When Apple released OS X 10.5, people across the globe were surprised to find that backing up their data had become very sexy, all thanks to the introduction of Time Machine - Apple's backup and restore application. Up until that point, backing data up was a mundane affair that you had to give a lot of thought to in order to avoid any loss of data. And it didn't hurt that the method used to retrieve backups involved a great big timeline of snapshots stretching back into the distance, with smooth transitions and effects. The basic premise is to make one large initial backup and then incrementally back up the data that has changed. It's a simple concept, and one that Apple has implemented in a fantastic way, demonstrating the company's usual flair for design and usability.
Thankfully, an alternative to Time Machine for Linux users has appeared - Back In Time. One of the great challenges any back up program faces is making the process as simple as possible for new users, and Back In Time manages to do this with a series of drop-down boxes for users to choose the data that's backed up, along with the frequency and the retention period. It will back up to any attached storage, allowing you to use NFS mounts as well as external storage. From then on in, Back In Time just sits in the system tray and quietly gets on with its job, leaving you to worry about your work and not the safety of your data. If no data has changed, it skips the scheduled backup until it recognises that changes have been made to the folders and files that you've chosen to back up. This all happens silently in the background; Back In Time runs a very small process to keep tabs on its schedule.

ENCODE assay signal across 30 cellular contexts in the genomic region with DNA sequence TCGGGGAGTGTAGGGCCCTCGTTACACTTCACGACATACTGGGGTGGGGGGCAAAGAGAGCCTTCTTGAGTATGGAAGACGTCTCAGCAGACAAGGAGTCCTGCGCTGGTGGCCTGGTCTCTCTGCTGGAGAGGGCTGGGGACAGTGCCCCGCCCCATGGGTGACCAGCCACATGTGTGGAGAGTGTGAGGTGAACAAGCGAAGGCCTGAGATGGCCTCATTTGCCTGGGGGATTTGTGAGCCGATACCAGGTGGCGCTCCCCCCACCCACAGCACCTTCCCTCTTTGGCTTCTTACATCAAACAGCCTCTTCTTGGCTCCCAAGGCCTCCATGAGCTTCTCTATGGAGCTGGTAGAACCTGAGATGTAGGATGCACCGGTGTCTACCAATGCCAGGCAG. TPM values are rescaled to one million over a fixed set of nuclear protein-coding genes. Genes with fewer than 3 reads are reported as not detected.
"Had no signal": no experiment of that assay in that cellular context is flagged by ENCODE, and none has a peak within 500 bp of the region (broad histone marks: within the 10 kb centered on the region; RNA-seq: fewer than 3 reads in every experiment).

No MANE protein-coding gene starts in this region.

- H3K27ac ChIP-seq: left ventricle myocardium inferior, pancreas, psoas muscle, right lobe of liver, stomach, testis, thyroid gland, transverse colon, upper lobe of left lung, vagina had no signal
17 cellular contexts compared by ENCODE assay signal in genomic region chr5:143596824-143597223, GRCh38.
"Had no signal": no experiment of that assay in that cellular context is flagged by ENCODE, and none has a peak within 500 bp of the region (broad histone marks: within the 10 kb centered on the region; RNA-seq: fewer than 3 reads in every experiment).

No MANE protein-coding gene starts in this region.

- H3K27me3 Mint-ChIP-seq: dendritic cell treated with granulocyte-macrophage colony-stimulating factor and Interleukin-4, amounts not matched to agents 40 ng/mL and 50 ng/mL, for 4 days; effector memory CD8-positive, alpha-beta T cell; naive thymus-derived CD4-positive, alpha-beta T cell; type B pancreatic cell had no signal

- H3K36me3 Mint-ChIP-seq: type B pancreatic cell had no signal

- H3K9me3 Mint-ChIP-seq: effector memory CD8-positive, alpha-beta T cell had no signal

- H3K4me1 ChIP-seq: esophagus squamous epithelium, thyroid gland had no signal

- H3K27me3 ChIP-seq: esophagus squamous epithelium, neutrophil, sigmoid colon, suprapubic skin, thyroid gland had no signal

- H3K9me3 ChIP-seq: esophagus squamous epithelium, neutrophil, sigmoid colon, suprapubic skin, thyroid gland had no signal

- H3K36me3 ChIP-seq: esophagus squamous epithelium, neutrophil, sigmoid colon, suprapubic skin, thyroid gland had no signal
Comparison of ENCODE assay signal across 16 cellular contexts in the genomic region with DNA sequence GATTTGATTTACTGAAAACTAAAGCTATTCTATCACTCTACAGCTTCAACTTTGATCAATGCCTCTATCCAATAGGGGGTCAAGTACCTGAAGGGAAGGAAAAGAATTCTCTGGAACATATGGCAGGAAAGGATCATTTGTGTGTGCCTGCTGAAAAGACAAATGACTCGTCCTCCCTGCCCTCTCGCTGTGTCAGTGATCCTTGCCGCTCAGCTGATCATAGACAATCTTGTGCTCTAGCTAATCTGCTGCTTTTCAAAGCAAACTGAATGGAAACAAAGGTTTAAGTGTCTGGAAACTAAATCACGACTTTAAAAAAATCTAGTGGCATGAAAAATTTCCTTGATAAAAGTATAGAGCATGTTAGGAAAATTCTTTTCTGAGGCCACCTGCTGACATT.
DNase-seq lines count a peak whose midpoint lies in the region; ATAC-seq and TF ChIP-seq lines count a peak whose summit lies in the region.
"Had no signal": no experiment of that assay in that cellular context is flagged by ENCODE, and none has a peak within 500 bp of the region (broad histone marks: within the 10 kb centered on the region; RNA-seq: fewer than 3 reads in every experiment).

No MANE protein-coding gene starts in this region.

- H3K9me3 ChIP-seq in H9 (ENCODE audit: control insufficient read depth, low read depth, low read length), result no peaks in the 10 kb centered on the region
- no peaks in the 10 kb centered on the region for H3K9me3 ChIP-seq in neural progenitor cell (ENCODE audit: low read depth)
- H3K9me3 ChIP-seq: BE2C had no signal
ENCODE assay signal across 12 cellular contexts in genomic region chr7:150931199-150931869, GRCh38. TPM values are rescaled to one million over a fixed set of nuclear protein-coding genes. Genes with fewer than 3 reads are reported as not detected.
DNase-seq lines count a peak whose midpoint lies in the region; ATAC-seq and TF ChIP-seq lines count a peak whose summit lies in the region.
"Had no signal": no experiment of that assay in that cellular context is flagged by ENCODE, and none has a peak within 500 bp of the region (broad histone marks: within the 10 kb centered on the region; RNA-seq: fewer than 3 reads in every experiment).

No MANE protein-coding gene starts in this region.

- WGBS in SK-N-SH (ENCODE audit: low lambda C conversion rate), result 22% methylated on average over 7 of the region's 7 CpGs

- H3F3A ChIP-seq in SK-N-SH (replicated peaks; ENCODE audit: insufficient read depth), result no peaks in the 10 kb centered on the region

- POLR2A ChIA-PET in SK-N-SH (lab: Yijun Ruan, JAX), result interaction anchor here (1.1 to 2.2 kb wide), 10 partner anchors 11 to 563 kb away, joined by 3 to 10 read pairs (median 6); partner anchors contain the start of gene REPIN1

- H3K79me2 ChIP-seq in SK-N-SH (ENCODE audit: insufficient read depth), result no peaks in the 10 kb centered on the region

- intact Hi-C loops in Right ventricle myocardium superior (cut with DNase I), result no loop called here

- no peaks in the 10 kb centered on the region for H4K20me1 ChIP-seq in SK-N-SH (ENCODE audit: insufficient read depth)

Getting it back
Of course, no backup solution is complete without a method of restoring files in case of emergency, and Back In Time offers a similar approach to Time Machine, albeit without the whizzy animations. Instead it opts for the more sober approach of listing the dates and times of each backup, allowing you to select a point in time that you wish to restore a file from. You're then given a directory listing on the right-hand side that you can use to navigate and find the file you're looking for, before right-clicking on it and selecting Restore. It's really that simple, and we're sure that it'll save you many headaches if you chose to work with Back In Time.